As the nerves heal, numbness on the top of your scalp may be replaced by itching. These sensations may take as long as six months to fully disappear. If bandages were used, they will be removed a day or two after surgery. Most stitches or clips will be removed within two weeks, sometimes in two stages.

Some of your hair around the incision may fall out and may temporarily be a bit thinner. Normal growth will usually resume within a few weeks or months. Permanent hair loss is rare.

 

RETURNING TO NORMAL

Although you should be up and about in a day or two, plan on taking it easy for at least the first week after surgery. You should be able to shower and shampoo your hair within two days, or as soon as the bandage is removed.

Most patients are back to work or school in a week to ten days. Vigorous physical activity should be limited for several weeks, including jogging, bending, heavy housework, sex, or any activity that increases your blood pressure. Prolonged exposure to heat or sun should be limited for several months.

Most of the visible signs of surgery should fade completely within about three weeks. Minor swelling and bruising can be concealed with special camouflage makeup. You may feel a bit tired and let down at first, but your energy level will increase as you begin to look and feel better.

 

THE NEW YOU

Most patients are pleased with the results of a forehead lift, no matter which surgical method was used. Often, patients don’t realize how much their sagging forehead contributed to the signs of aging until they see how much younger and more rested they appear after the lift.

Although a forehead lift does not stop the clock, it can minimize the appearance of aging for years. As time passes, you may want to repeat the procedure.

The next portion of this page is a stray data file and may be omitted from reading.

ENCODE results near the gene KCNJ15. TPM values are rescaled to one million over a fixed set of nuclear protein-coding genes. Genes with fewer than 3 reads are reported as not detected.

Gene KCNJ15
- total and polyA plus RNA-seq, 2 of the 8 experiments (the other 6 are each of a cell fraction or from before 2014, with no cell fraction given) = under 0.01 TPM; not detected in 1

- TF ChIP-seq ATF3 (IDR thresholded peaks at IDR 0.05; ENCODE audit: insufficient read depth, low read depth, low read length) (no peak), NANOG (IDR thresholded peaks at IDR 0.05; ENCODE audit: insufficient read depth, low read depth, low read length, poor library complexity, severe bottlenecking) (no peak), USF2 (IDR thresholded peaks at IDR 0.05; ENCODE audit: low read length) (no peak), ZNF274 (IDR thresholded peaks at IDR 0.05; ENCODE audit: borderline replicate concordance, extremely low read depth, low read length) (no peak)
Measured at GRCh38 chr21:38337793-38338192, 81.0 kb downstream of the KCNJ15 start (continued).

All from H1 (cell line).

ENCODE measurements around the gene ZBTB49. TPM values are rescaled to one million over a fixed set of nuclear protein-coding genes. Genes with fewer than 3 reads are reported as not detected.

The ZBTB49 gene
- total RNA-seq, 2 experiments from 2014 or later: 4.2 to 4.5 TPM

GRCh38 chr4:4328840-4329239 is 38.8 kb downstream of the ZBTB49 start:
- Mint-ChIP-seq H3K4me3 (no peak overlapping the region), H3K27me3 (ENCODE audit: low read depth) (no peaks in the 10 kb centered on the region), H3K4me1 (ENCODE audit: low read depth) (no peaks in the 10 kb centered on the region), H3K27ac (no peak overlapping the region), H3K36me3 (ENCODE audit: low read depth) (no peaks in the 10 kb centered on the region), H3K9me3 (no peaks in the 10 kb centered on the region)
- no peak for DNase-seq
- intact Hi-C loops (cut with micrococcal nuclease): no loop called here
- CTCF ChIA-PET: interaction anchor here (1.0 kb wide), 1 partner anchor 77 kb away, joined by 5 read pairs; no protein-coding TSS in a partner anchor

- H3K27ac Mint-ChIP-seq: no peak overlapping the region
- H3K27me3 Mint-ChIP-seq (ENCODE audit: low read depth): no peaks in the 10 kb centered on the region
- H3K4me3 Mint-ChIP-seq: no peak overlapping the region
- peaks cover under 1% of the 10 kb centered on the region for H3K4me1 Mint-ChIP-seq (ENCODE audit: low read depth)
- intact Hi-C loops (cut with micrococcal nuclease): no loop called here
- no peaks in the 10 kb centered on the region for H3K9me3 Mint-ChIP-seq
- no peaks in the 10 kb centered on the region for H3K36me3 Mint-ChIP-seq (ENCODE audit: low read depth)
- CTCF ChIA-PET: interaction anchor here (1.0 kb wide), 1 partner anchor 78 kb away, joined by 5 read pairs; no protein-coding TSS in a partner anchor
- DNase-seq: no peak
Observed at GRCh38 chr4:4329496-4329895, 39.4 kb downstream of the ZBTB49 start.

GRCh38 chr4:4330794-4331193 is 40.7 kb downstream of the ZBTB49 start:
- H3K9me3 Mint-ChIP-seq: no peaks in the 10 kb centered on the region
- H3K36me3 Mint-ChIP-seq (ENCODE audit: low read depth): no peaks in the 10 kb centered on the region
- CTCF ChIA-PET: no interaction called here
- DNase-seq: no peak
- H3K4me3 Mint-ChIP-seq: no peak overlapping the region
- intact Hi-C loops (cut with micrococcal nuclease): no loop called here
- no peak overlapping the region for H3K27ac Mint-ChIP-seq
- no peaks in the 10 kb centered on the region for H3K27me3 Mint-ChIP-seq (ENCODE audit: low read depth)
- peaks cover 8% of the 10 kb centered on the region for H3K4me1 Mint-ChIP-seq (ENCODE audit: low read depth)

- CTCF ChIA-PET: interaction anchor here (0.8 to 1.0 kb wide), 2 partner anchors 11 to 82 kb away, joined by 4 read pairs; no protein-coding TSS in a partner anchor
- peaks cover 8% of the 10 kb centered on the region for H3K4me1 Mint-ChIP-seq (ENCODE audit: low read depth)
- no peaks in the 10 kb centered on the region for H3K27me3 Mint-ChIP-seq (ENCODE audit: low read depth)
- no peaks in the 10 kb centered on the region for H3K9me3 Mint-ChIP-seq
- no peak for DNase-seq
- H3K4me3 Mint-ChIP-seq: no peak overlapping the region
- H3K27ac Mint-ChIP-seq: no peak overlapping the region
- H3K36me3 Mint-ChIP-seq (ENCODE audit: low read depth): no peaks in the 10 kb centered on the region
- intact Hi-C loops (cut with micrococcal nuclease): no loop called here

WHAT ARE THE RISKS?

Complications are rare and usually minor. Yet, the possibility of complications must be considered.

In rare cases, the nerves that control eyebrow movement may be injured on one or both sides, resulting in a loss of ability to raise the eyebrows or wrinkle the forehead. Additional surgery may be required to correct the problem.

Formation of a broad scar is also a rare complication. This may be treated surgically by removing the wide scar tissue so a new, thinner scar may result. Also, in some patients, hair loss may occur along the scar edges.

Loss of sensation along or just beyond the incision line is common, especially with the classic forehead lift procedure. It is usually temporary but may be permanent in some patients. Infection and bleeding are very rare but are possibilities. You can reduce your risk of complications by closely following your instructions both before and after surgery.